8) According to the liner notes of the ‘BYO Split Series Vol.3’ split album, on which Rancid covered NOFX and vice versa, after Operation Ivy split and before they formed Rancid, Tim Armstrong (vocals/guitar) and Matt Freeman (bass) started a short-lived hardcore punk band called Generator.

9) In January Rancid entered the studio with long-time friend, producer and Epitaph president Brett Gurewitz to record the highly anticipated follow-up to 2003’s ‘Indestructible’. Gurewitz has worked with the band on virtually every record in Rancid’s career. The album was written in new drummer Branden Steineckert’s Unknown Studios in Utah and is being recorded in California.

Rancid’s as-yet untitled seventh studio album is due to be released later this year on Epitaph.

Share : facebooktwittergoogle plus



Having formed way back in 1975 as the Pinz, THE ADICTS are the longest surviving punk band in the world with their original lineup. They are touring the U.K right now and I had a quick chat with singer Monkey.

VLP: I just saw you in the Punks Not Dead film, and you are the worlds longest serving punk band with original members. How did that happen?
Monkey: Nobody died yet and we don’t have anything better to do.

VLP: You have been going since 1976-and must have seen various waves of punk come and go.
M.I wasn’t paying attention… Did I miss anything good?

VLP: You seem to be pretty big in the U.S. Why did the band move to America?

M.Half of us came for the girls, the others stayed in Suffolk for the sheep.

VLP: Why did you choose to be a more of a theatrical/humorous punk band?

M.Why not, who doesn’t like a bit of theatre and a laugh.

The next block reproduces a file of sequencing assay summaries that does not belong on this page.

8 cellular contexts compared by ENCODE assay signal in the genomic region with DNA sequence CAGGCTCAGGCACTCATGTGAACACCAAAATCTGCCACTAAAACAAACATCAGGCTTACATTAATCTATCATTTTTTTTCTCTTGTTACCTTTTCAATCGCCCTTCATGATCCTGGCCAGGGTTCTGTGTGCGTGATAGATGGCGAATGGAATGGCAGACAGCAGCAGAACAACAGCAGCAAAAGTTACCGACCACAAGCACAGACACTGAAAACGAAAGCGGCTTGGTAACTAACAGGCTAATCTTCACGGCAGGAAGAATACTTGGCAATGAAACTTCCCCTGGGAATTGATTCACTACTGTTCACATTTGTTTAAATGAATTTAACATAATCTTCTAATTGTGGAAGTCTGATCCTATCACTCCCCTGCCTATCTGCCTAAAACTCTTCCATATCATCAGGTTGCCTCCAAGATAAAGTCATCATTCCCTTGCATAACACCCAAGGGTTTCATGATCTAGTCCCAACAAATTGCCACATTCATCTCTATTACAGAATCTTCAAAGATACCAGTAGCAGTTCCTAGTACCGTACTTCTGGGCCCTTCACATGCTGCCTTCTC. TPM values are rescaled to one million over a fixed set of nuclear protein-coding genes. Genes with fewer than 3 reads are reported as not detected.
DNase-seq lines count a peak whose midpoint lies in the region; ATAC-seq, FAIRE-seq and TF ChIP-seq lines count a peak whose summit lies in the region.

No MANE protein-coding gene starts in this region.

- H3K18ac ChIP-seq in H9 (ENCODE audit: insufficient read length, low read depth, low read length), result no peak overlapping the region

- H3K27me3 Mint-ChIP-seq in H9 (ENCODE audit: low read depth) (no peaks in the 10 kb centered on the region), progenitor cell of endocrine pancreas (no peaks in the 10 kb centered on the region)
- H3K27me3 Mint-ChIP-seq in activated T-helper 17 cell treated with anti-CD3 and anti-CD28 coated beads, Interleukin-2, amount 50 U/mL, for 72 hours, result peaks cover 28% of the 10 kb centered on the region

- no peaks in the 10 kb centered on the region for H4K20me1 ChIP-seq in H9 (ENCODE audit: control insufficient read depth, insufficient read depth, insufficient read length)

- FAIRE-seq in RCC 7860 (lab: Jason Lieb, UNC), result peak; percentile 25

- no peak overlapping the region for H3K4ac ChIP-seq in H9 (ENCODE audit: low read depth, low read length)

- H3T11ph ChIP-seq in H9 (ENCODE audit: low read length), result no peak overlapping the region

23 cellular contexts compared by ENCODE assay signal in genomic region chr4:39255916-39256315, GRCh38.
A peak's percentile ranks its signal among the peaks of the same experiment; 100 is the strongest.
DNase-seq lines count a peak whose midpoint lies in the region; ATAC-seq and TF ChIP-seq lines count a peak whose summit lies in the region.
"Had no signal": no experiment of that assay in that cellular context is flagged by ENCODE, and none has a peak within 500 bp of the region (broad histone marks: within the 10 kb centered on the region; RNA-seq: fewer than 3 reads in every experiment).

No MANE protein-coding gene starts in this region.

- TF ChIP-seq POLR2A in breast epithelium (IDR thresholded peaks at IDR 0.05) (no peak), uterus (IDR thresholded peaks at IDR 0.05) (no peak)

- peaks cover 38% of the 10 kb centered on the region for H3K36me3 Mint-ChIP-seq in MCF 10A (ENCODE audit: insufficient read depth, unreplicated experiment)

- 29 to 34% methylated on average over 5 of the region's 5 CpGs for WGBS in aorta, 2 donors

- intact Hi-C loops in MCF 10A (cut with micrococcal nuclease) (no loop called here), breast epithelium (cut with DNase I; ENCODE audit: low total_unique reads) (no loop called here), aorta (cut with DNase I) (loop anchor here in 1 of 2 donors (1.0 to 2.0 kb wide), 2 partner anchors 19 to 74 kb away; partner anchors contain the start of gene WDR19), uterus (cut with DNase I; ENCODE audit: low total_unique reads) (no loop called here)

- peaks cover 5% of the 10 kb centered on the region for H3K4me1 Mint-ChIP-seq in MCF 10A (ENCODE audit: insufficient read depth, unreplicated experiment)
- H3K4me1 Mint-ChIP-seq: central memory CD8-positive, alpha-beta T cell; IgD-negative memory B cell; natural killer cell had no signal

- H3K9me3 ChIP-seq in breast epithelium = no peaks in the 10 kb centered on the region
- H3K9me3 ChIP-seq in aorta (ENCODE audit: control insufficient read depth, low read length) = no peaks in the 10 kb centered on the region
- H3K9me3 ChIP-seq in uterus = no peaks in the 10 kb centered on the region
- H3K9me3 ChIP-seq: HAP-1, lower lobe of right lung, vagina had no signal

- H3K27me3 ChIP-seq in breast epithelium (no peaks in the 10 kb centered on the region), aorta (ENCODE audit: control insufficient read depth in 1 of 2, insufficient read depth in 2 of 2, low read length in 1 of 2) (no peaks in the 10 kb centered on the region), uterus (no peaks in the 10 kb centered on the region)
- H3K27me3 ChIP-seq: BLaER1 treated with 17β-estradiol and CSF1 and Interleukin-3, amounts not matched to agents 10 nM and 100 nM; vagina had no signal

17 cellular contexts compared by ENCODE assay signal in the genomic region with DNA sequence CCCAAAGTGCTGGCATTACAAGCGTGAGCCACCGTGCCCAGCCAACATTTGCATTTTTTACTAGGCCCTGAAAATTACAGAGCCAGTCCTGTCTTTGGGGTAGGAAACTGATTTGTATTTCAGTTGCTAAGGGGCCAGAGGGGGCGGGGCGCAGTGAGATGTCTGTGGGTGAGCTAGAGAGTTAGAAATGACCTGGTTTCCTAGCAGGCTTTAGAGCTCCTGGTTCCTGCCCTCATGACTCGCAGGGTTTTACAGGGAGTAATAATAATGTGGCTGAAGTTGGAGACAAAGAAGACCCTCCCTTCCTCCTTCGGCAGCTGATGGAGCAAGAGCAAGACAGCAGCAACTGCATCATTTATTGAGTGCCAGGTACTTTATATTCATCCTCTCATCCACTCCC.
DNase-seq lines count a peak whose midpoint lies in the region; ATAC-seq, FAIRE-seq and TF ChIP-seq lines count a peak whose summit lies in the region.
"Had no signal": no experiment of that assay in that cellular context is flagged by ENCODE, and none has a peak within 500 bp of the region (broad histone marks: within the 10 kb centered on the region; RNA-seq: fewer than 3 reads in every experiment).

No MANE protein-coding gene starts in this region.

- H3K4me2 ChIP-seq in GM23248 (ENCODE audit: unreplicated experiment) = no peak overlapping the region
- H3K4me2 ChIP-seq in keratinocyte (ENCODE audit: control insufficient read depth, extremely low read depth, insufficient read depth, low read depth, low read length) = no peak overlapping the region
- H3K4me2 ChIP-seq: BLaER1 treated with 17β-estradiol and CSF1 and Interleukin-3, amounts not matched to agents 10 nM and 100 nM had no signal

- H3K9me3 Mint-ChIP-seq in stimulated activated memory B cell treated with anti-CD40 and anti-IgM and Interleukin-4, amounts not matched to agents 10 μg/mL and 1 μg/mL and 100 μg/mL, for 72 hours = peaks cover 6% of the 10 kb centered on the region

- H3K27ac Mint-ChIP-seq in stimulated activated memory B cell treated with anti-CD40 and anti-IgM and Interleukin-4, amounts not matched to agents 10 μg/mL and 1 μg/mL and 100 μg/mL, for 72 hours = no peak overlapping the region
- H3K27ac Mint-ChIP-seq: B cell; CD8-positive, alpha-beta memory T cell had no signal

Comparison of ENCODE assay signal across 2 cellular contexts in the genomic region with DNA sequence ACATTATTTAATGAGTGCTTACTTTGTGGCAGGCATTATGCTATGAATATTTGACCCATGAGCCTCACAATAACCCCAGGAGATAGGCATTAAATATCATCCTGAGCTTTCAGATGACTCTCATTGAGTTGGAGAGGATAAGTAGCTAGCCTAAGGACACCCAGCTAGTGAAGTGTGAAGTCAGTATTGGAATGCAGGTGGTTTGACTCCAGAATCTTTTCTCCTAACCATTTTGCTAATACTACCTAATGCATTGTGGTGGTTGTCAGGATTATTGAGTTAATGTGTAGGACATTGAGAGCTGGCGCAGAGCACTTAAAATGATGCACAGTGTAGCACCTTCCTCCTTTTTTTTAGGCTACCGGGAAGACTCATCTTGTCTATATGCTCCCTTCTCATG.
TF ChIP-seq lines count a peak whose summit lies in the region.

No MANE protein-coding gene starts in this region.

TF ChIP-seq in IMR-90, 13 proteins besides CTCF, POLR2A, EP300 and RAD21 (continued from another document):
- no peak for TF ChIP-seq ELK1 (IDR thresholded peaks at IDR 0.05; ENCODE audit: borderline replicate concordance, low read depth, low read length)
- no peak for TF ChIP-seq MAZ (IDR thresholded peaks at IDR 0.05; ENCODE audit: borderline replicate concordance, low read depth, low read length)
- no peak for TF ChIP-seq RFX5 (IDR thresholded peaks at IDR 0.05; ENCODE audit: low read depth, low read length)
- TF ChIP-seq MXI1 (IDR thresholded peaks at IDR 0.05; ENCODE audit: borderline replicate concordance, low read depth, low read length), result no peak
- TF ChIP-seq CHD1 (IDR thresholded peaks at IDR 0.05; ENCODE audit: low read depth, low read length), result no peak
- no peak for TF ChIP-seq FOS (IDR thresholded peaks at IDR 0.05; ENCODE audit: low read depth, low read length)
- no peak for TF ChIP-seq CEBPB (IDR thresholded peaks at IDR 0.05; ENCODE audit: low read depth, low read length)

VLP: What are The Adicts plans for the next album?

M.It’s done! It will probably be out in few months so grab it quick before it washes down the drain of obscurity.

VLP: And finally, what can we expect on your Sept U.K tour?

M.Fun, colour and music mess.

The Adicts classic album ‘Songs of Praise is re-released this month on People Like You records.

The Adicts – Chinese Takeaway- Facts and Fiction

– The Adicts were formed in either 75 or 76, no one is sure which.

– They were originally called Afterbirth and The Pinz.

– The band boast that they are the longest surviving punk band with the original line-up still in tact.

– The core original line-up consists of Keith ‘Monkey’ Warren – Vocals, Mel Ellis – Bass, Pete Dee Davison – Guitar, Michael ‘Kid’ Dee – Drums.

– They have added John ‘Scruff’ Ellis – Guitar (Mel’s brother), and Dan ‘Fiddle Dan’ Graziani – Violin, Piano, and Mandolin.

– The band has always used diverse instruments on their records making them distinct from most punk. These include the violin, gongs, and a carousel organ.

– At their first gig – when they were still known as Afterbirth — they had just a motorbike as a lighting rig.

– The band’s manic energy on stage is enhanced with lots of confetti, streamers, joker cards, and glitter going into the audience.

– Their trademark band image made them notorious among their contemporaries. It included Monkey’s flamboyant clothes and near glam makeup along with the rest of the band in ‘droog’ style clothes (all white and bowler hats) based on the film ‘Clockwork Orange’.

– They are best remembered today for their song ‘Viva La Revolution’ which has featured on E! Channel commercials and in the video game ‘Tony Hawk’s Underground’.

– They appeared on the children’s TV programme ‘Cheggers plays pop’ in a child friendly guise as The Fun Adicts.

– They changed their name again, apparently under record company pressure, to ADX because of the negative connotations of Adicts.

– Despite the New Wave heavy ‘Fifth Avenue’ album they insist that they have always been a punk band.